‘Do you really want to know?’
‘If you think that kind of attitude is attractive in a woman, you’re deluded.’
I turn towards her. ‘Maman, whatever I say, it’s always wrong with you. But since you mentioned Papa, may I ask you a question?’
She shakes her head. ‘Not now, Christine. You’re here for ten days. We have time.’
The arrival of Roland, Bea and their two girls the following day turns Maman’s tidy home into a chaotic campsite. I feel like a refugee, my suitcase tucked away in a corner of Maman’s bedroom during the day and brought into the living room in the evening when I’m allowed to unfold the sofa bed for the night.
My nieces rule the household. They jump on my bed in the morning after laying waste to their parents’ bedroom, they decide on the activities for the day and get into a paroxysm of excitement whenever Christmas is mentioned. Maman packed me off to Monoprix straight after my arrival to buy them toys, pointing out the sensible outfits I got them from Gap didn’t constitute proper Christmas presents.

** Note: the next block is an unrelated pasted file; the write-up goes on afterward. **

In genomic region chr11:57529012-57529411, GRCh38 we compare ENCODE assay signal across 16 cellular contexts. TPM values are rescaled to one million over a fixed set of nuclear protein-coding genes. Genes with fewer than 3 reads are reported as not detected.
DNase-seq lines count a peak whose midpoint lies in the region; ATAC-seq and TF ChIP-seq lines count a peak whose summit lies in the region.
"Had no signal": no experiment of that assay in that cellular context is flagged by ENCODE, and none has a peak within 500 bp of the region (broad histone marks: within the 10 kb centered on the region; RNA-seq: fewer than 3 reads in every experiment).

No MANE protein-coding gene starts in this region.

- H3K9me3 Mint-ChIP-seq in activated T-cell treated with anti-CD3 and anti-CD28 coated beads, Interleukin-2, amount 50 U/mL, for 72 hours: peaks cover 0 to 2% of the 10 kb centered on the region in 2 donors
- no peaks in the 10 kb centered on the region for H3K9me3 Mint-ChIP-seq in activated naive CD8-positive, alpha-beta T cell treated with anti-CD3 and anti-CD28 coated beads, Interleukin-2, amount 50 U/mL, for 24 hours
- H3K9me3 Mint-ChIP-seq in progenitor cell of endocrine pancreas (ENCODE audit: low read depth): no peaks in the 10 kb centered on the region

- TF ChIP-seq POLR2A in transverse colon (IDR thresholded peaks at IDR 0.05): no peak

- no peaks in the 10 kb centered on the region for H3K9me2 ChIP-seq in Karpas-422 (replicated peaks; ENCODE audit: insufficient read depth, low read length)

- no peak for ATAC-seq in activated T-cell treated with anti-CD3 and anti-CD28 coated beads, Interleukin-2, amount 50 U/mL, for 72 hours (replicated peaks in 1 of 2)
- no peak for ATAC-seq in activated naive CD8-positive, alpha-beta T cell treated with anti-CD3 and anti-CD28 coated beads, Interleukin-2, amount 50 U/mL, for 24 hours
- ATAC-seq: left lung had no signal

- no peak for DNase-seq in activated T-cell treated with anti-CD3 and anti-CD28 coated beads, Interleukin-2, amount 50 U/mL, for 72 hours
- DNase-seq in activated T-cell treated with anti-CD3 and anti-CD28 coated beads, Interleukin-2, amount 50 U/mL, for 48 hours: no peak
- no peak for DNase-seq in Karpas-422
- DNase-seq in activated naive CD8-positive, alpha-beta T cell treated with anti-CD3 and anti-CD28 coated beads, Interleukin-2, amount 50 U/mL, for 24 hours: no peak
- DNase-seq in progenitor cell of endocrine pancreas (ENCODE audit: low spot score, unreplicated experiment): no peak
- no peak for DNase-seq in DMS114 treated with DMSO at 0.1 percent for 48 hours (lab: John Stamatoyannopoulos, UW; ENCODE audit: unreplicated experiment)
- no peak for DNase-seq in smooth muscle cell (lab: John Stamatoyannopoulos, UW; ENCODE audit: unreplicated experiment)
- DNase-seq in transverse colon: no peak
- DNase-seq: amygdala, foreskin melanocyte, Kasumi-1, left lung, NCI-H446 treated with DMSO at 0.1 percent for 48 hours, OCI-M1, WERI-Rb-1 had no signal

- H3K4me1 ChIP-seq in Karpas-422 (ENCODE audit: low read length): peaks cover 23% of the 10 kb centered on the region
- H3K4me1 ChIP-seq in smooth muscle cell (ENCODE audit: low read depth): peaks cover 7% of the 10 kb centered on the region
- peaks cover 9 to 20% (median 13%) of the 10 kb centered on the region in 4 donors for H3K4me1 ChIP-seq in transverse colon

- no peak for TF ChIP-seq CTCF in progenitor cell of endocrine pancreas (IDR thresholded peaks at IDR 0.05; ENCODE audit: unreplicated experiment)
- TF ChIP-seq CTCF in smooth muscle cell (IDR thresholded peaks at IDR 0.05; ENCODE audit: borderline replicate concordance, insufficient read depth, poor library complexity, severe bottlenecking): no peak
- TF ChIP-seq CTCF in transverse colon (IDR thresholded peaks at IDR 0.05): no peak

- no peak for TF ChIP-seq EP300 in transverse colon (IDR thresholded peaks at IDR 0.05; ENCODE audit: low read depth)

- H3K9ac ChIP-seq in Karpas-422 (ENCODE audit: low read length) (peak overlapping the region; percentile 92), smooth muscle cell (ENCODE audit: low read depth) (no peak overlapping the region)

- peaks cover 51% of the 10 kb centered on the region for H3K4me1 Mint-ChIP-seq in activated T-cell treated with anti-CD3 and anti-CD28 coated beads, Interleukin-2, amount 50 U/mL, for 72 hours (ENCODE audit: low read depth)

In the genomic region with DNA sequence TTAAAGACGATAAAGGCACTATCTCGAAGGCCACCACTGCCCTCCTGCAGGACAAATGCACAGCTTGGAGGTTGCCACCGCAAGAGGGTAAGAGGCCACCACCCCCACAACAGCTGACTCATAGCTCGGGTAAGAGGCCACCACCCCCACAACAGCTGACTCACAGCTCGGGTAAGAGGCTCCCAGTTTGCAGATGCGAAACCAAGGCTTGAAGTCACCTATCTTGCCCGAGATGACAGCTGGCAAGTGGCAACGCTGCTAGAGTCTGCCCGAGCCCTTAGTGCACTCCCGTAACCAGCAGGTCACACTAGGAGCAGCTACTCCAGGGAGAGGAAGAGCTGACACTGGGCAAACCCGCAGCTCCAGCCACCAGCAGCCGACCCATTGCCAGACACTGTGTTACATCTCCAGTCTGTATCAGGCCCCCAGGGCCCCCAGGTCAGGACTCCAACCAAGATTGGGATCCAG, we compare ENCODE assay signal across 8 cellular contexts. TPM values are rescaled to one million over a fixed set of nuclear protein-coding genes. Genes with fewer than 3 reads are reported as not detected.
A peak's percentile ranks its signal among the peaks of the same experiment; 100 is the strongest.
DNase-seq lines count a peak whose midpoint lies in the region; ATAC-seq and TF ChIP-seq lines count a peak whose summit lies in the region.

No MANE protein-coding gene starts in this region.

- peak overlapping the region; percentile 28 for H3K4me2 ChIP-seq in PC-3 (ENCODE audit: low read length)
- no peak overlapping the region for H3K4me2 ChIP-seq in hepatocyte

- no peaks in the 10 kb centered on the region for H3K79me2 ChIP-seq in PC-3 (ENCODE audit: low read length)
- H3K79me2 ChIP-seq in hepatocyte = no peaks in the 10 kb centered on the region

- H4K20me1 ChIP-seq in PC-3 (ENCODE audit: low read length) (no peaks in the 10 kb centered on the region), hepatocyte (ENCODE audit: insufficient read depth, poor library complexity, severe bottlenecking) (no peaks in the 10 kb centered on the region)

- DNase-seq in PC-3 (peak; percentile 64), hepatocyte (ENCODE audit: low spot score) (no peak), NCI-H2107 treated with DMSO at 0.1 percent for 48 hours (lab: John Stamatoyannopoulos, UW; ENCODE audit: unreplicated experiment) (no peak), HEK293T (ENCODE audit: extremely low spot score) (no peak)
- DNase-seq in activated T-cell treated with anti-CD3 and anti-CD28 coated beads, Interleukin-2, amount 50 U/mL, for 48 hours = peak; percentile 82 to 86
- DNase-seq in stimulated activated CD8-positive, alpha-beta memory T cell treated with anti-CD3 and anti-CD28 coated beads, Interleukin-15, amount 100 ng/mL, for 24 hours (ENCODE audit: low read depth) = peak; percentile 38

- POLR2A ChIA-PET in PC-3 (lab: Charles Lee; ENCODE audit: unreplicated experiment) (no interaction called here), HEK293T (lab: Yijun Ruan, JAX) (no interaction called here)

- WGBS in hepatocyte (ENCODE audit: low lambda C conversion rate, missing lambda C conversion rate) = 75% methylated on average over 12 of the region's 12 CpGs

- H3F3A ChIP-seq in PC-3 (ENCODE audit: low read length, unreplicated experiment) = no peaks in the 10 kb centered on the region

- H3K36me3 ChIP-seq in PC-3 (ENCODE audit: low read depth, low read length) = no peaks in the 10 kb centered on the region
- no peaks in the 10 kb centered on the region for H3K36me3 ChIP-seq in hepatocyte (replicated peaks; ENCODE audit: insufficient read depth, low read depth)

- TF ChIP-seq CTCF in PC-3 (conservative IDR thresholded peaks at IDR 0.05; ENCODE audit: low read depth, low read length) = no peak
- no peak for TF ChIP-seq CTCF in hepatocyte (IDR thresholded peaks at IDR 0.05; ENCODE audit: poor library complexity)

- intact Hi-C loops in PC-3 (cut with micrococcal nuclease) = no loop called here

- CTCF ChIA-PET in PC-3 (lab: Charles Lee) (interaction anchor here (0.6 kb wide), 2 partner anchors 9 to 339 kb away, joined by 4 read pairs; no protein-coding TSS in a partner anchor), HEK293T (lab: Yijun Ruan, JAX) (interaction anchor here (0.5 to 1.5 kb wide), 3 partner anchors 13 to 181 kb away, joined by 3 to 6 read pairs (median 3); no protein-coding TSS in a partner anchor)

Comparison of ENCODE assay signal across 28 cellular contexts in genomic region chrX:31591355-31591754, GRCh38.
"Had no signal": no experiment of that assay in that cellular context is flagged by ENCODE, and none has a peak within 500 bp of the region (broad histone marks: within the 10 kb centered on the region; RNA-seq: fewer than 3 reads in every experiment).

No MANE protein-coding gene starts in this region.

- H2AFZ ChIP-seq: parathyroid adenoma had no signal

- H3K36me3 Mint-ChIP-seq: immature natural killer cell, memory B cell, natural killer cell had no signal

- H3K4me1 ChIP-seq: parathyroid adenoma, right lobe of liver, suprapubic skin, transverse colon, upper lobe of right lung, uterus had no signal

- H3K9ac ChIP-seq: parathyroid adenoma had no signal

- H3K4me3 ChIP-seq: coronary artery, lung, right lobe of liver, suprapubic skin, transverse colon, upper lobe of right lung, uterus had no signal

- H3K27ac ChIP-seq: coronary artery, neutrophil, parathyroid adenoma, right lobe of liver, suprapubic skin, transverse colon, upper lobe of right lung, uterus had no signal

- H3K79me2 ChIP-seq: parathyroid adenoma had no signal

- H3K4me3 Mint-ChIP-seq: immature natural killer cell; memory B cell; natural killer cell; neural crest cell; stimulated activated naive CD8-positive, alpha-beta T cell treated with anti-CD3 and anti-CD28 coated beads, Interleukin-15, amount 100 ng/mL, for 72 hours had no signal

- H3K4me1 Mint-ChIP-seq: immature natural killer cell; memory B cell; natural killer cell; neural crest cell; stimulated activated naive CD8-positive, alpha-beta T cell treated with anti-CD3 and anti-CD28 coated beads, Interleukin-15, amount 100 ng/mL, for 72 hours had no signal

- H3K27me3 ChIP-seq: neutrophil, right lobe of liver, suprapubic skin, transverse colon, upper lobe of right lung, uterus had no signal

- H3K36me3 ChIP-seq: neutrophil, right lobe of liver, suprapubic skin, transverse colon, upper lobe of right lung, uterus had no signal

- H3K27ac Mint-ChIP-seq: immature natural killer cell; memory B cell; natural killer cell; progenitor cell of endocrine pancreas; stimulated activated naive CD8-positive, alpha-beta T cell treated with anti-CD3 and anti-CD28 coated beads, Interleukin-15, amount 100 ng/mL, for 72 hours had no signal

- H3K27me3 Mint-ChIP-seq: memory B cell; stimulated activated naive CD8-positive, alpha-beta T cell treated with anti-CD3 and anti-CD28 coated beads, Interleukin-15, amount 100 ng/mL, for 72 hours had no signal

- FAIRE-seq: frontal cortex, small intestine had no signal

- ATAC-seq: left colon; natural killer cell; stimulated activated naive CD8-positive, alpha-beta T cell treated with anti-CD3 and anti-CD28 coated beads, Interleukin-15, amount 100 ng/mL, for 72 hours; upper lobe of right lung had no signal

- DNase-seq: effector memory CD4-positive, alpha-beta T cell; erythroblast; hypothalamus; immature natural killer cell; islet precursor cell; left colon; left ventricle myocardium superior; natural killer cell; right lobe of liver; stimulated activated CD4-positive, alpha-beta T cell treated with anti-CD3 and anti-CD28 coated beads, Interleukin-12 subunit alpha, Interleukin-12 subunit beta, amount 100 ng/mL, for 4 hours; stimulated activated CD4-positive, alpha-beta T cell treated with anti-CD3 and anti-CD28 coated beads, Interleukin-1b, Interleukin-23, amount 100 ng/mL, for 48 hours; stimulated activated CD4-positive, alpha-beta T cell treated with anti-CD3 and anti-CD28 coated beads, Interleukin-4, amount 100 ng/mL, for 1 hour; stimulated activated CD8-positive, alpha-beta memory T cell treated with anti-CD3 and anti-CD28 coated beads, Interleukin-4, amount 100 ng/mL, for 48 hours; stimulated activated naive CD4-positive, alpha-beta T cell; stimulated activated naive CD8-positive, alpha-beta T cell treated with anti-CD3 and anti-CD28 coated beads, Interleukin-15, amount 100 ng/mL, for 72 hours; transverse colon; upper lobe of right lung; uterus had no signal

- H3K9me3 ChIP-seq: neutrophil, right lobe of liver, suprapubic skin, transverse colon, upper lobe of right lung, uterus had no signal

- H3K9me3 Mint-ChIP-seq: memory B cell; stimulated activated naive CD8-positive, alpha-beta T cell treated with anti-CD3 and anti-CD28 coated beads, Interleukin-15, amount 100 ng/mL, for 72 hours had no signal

On the third day of the holidays, I find Maman and Charlotte, the older girl, huddled over my laptop and trying to log in.
‘What are you doing?’ I ask.
‘She wants to play a game,’ Maman says.
I push them aside and turn the machine off. ‘My laptop isn’t a toy.’
‘I’ll be really careful, Auntie Chris. I use Papa’s work computer all the time at home,’ Charlotte says.
‘Then your Papa should have brought his own laptop. I’m sorry but I have all my work in there and I don’t want anybody to mess it up.’
‘She’ll be careful, Christine. Sophie’s gone shopping with her parents and she hasn’t got anything to do,’ Maman says.
I turn on her. ‘I said no. My work’s more important than a child’s entertainment?’